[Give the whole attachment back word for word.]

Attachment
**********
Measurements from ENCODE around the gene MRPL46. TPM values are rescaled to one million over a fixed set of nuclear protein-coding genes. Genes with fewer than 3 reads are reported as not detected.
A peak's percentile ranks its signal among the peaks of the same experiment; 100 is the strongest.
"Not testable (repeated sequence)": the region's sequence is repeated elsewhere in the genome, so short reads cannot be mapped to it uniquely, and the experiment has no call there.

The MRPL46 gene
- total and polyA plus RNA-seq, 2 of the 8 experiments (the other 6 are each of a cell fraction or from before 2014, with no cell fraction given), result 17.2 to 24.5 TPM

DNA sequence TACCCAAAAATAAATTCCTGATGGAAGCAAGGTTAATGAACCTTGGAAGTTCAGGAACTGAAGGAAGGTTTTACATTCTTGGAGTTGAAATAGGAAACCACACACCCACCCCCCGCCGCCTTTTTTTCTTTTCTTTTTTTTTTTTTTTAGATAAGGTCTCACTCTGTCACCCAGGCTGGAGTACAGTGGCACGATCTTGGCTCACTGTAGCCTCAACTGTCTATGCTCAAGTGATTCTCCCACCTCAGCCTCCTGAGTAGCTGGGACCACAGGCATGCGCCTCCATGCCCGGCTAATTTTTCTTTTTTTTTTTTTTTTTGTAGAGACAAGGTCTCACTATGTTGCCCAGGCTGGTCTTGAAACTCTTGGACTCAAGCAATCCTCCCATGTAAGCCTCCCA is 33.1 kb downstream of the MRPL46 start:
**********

Measurements from ENCODE around the gene MRPL46. TPM values are rescaled to one million over a fixed set of nuclear protein-coding genes. Genes with fewer than 3 reads are reported as not detected.
A peak's percentile ranks its signal among the peaks of the same experiment; 100 is the strongest.
"Not testable (repeated sequence)": the region's sequence is repeated elsewhere in the genome, so short reads cannot be mapped to it uniquely, and the experiment has no call there.

The MRPL46 gene
- total and polyA plus RNA-seq, 2 of the 8 experiments (the other 6 are each of a cell fraction or from before 2014, with no cell fraction given), result 17.2 to 24.5 TPM

DNA sequence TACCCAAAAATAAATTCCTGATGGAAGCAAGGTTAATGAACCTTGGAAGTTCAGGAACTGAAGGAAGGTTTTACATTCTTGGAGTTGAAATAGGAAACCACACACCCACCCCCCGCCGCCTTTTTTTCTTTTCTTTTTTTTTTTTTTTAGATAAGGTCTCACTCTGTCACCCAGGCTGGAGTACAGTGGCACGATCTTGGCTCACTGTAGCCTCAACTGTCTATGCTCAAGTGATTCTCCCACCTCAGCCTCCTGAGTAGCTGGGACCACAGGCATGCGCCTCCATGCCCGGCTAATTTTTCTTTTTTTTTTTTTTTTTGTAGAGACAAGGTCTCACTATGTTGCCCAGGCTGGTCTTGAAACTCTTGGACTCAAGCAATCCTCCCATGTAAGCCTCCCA is 33.1 kb downstream of the MRPL46 start: